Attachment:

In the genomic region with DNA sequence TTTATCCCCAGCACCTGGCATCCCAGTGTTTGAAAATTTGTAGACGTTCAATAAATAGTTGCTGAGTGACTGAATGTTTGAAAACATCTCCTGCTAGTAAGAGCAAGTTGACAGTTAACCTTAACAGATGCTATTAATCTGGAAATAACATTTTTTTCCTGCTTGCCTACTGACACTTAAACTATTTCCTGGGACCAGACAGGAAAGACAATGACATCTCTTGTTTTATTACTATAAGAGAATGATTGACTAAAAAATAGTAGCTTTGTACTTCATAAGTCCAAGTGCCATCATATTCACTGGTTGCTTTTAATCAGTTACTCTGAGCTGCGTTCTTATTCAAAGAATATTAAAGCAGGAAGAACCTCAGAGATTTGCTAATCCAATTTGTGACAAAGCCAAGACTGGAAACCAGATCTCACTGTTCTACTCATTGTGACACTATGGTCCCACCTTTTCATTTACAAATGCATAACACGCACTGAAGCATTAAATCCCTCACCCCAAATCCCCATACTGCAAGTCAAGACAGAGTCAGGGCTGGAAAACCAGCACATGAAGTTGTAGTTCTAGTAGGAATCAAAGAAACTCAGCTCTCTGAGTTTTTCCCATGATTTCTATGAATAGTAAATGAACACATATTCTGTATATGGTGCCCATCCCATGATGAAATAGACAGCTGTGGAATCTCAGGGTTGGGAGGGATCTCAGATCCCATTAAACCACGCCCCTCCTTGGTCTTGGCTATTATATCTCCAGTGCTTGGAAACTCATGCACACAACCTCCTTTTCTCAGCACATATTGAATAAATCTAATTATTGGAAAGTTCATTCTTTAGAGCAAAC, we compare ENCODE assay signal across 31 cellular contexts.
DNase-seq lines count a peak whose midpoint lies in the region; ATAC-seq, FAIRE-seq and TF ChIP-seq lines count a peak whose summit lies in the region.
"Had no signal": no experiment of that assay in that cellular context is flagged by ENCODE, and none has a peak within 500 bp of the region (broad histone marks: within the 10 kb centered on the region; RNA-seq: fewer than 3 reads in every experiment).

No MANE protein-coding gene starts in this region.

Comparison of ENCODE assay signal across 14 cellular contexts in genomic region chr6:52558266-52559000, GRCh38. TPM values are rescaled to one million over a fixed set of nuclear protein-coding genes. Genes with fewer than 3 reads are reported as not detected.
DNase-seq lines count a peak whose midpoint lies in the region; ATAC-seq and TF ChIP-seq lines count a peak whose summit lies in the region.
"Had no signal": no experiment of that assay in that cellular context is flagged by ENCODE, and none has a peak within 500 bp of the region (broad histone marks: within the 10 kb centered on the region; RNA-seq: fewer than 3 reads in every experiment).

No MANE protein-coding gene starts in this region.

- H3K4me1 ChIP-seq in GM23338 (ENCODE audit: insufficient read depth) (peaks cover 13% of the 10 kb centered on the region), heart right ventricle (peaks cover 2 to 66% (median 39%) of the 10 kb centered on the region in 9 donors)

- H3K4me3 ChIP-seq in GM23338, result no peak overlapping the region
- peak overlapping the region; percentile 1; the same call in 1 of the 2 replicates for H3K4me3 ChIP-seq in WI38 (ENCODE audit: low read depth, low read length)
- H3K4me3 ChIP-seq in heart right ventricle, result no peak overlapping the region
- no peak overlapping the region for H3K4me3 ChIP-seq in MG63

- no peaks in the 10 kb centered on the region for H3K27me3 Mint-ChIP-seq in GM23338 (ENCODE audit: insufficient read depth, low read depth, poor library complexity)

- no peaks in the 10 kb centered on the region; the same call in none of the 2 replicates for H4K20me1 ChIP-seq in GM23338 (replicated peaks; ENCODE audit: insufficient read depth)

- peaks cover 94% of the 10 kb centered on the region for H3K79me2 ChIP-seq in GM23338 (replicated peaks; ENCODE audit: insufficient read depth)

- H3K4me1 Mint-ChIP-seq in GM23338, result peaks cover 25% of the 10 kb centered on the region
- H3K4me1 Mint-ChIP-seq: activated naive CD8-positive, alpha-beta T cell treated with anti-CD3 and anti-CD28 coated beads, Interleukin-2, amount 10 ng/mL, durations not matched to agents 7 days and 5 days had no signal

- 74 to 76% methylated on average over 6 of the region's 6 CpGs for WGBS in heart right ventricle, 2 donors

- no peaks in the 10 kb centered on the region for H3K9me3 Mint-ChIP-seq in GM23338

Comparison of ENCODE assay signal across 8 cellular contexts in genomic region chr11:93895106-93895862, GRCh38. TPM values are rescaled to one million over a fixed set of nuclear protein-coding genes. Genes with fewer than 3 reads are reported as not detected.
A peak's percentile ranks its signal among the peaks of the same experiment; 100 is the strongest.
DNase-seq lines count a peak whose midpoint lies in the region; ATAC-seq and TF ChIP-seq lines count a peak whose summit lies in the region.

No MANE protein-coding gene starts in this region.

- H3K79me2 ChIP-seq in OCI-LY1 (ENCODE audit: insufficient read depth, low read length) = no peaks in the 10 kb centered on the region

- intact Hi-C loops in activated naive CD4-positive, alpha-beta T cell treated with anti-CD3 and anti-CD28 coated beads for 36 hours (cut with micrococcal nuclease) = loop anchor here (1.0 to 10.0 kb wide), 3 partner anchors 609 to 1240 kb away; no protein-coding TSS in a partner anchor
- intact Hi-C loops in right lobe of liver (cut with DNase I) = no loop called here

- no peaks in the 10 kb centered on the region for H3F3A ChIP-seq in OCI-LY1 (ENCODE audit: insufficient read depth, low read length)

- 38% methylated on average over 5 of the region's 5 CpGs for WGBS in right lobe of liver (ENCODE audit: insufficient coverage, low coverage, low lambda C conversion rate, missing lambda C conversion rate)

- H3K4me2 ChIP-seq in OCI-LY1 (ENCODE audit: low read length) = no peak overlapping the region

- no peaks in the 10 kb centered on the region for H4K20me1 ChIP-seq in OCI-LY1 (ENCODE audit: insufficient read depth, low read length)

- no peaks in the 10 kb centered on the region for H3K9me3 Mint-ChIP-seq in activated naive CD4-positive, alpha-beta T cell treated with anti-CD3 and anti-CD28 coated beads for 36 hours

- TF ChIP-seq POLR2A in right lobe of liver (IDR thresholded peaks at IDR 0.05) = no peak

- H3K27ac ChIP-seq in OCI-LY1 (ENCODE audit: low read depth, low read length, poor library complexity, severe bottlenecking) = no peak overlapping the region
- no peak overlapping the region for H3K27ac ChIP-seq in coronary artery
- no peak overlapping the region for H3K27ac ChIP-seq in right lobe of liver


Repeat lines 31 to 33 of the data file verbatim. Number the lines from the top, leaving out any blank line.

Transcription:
- no peaks in the 10 kb centered on the region for H4K20me1 ChIP-seq in OCI-LY1 (ENCODE audit: insufficient read depth, low read length)

- no peaks in the 10 kb centered on the region for H3K9me3 Mint-ChIP-seq in activated naive CD4-positive, alpha-beta T cell treated with anti-CD3 and anti-CD28 coated beads for 36 hours

- TF ChIP-seq POLR2A in right lobe of liver (IDR thresholded peaks at IDR 0.05) = no peak